I hope your week is off to a good start! If you’ve been following along for a little bit, you know that I ran the Rock N Roll half marathon in New Orleans this past weekend. The race didn’t go exactly as I hoped that it would, but we had a great trip regardless!
After dropping Brooks off at the Dog Ranch mid-morning on Saturday, we met up with Jessica and Wes and headed to NOLA. Lower Alabama was VERY well represented in New Orleans this weekend! Everywhere we went (i.e., the expo and the race), we ran into so many people that we knew.
We stayed at the InterContinental on St. Charles. We were less than a mile from the expo and just a few blocks from the race start. The location couldn’t have been much better. Once we got to town, we decided to go ahead and hit the expo to get our bibs.
We walked around the expo for a little bit, but I didn’t really see anything that I had to have. I usually LOVE expos, but this one was just really crowded and not as exciting as usual. I also managed to sign up for a women’s XL tee-shirt somehow. They told me I could exchange it, but the line was really long, so I decided to just roll with it. As the lady handed me the shirt, she said, “they run small …” (the ellipsis here represents an actual trail off of her words and isn’t just my typical overuse of this grammatical punctuation) and I was kind of like, “well cool, thanks (I think).” I do love a big shirt to sleep in.
We walked around a little bit more and stopped at a CVS to get some water and snacks for the room. At this point everyone was really hungry, so we decided to do an early dinner at Trenasse, which was the restaurant in our hotel. It was very good and so convenient (insert K Mart “ship my pants” joke here). After dinner I was so tired! Saturday started off fairly early with my half marathon training group and I missed my usual Saturday afternoon nap (yes, I am 31, going on 80!). We ended up walking over 5 miles around NOLA over the course of the afternoon too (which made for some tired legs and feet). Jessica and I decided to call it a night and the rest of the crew headed down to the French Quarter for beignets.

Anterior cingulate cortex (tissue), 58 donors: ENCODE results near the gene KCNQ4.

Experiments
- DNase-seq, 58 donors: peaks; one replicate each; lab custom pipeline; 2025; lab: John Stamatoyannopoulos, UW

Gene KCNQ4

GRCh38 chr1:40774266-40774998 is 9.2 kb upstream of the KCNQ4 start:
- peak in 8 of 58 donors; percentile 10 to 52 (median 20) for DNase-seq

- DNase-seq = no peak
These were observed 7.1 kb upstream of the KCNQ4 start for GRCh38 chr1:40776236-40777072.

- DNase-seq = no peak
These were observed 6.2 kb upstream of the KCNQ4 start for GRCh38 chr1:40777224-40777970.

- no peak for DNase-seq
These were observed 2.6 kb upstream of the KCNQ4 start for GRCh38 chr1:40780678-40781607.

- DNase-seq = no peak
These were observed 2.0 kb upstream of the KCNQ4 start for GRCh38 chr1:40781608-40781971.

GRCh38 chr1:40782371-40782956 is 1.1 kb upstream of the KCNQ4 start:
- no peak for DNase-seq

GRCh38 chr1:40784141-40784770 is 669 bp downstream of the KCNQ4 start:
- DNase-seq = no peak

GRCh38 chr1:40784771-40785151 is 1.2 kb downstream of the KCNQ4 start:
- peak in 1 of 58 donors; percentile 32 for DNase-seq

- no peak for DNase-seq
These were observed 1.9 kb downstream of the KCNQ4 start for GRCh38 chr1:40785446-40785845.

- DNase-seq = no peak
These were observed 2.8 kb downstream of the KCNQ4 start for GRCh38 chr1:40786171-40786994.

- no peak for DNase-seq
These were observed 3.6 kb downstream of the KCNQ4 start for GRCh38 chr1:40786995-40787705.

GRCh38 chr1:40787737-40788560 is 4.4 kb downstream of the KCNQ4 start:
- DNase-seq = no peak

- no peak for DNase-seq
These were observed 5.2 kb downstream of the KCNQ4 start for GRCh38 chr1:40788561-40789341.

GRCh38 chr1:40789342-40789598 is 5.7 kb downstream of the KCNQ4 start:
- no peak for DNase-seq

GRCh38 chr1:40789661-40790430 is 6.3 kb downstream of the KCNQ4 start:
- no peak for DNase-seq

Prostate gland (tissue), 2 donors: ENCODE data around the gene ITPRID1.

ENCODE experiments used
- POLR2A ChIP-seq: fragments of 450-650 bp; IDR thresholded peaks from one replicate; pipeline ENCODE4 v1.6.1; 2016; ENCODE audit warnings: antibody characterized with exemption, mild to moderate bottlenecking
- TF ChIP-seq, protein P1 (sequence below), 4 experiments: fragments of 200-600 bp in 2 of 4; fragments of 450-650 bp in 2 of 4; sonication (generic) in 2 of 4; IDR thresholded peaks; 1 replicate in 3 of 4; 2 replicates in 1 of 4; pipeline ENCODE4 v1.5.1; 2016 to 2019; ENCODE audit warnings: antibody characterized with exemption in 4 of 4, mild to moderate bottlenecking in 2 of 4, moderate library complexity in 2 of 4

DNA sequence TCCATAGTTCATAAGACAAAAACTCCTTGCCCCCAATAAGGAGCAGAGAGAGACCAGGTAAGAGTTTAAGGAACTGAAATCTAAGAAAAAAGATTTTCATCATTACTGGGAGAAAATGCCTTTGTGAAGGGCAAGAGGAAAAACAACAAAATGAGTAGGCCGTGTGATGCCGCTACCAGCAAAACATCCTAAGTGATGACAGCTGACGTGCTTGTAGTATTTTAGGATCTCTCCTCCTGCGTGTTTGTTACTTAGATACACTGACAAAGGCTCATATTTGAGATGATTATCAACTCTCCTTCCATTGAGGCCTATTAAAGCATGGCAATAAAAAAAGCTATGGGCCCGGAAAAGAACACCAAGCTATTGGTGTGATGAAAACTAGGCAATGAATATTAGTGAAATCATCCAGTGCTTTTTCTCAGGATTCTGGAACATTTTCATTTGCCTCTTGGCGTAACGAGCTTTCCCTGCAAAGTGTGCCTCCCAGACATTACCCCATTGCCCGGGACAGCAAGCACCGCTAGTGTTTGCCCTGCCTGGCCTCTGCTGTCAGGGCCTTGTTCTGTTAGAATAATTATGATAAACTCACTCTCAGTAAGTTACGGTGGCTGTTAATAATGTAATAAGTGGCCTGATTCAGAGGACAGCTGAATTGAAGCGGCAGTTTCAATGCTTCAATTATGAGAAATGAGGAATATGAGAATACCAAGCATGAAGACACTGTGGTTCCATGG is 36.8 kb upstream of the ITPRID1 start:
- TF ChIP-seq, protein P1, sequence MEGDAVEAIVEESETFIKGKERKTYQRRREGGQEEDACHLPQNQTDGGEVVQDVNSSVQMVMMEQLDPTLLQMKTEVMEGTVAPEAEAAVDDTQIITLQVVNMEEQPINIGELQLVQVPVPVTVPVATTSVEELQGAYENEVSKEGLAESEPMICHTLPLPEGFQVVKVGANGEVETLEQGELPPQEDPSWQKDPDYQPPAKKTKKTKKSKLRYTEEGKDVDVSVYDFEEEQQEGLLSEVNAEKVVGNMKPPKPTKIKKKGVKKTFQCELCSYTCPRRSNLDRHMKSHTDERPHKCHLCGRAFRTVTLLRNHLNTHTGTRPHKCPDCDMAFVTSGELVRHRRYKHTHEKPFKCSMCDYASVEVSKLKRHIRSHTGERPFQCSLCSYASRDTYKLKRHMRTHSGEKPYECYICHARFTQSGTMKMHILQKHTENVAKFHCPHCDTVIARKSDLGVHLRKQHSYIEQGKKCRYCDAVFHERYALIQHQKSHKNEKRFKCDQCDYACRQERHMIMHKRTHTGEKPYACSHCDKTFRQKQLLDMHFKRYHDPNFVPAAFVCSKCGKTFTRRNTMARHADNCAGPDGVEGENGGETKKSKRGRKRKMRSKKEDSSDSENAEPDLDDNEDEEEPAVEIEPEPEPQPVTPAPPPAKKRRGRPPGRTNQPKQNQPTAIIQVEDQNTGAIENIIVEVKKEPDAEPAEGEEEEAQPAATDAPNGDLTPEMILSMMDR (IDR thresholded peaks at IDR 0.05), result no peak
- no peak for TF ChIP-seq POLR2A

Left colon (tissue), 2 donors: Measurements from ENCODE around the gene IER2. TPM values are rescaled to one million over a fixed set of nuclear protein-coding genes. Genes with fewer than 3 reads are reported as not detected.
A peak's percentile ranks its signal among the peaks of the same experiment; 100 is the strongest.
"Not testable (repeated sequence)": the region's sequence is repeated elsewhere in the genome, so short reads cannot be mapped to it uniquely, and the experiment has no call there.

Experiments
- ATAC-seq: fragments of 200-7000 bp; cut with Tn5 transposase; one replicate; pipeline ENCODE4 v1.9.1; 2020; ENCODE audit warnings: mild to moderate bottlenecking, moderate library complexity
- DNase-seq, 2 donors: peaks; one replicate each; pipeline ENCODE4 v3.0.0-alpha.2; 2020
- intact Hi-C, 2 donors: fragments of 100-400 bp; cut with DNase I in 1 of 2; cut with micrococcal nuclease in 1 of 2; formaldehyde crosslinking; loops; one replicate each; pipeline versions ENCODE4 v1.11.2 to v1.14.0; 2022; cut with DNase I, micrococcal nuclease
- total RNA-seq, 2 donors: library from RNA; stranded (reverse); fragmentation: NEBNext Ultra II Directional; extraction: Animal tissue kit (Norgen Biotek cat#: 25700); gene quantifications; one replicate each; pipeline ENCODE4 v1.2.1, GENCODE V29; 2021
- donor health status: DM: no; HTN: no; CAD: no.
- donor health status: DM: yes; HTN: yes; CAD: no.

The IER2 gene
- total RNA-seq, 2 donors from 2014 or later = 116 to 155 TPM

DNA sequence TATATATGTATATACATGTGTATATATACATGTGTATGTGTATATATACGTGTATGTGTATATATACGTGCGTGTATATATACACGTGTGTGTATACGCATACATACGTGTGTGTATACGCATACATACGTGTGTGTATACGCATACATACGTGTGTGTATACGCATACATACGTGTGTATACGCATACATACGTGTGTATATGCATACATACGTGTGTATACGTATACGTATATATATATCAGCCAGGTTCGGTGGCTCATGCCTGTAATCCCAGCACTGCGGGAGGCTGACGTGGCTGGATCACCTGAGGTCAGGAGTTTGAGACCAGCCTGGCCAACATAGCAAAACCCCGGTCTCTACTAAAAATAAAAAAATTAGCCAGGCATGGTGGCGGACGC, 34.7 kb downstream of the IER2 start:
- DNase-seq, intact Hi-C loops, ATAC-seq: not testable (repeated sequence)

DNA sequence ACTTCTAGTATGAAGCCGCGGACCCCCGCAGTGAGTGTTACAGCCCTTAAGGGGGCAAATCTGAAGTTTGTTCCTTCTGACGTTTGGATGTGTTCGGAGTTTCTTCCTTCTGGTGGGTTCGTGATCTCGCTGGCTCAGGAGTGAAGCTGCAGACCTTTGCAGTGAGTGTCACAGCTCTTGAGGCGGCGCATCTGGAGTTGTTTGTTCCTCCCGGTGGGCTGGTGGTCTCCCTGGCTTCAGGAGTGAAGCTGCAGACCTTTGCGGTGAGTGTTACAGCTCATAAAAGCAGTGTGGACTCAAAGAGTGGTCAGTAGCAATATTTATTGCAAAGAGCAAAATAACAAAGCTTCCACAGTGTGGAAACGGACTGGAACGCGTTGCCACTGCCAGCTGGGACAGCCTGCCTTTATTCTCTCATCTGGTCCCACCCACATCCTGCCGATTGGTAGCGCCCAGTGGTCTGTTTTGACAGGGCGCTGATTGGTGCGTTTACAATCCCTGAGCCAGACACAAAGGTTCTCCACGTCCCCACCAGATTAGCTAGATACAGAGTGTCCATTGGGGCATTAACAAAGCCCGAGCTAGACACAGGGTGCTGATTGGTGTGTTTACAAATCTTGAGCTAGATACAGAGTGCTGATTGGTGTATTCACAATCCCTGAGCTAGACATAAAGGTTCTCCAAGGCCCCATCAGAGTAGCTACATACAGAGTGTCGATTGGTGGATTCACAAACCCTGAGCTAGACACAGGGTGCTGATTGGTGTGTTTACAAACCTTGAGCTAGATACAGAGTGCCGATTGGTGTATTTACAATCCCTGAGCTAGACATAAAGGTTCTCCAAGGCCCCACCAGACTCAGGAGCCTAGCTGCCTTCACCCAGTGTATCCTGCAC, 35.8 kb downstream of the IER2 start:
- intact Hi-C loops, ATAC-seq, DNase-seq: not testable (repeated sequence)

I got a pretty good night’s sleep. I woke up a few more times than I typically do at home though. One time I woke up and realized I was sleeping on my stomach with my arms above my head (which is not a normal sleep position for me). I tried to push up and roll over and my shoulder came out of socket! Argh. That hasn’t happened in so long. Have I told y’all that story? I don’t think I have because I don’t think it has dislocated at any point in the last few years.
I’ll try to keep this part brief … about 10 years ago, someone dared me to do a flip on my cousin’s trampoline (my cousin was about 3 or 4 years old at the time and I was 21 or 22). It was one of those really small, kid-sized trampolines with a net around it. I spent A LOT of time on the trampoline growing up (we never had one with a net though) and I thought for sure I would be able to do a flip on the little one too and so, of course, I took the dare. I flipped, got tangled in the netting and landed on my shoulder, causing it to dislocate. I thought my arm was broken for a hot minute, but luckily it popped back into place on its own. It hurt like the dickens though.
After that “incident” my shoulder would come out of place off an on randomly (think opening the refrigerator, trying to get something in the backseat of the car, drying off with a towel, wrapping Christmas presents (so very random), etc.). It happened so many times that I started to not even think anything about it. It would usually go back into place without much problem (except one time when my friend’s uncle who was a veterinarian had to pop it back in for me … that also hurt like the dickens).
That “usually” ended one fateful day in the middle of Mobile Bay as Daniel and I were sailing (which is also a funny story, but I’m already chasing tangents here). I was crawling to the front of the boat to let the jib out and my shoulder came out. This time it was serious and we were pretty much stuck in the middle of the bay. It was out of place for HOURS that day and by the time we made it to land I had to go to the ER to get it put back in place. I was given the option of surgery or physical therapy and I chose to do the PT and hope for the best. I rarely have issues with it now, but apparently it does still happen.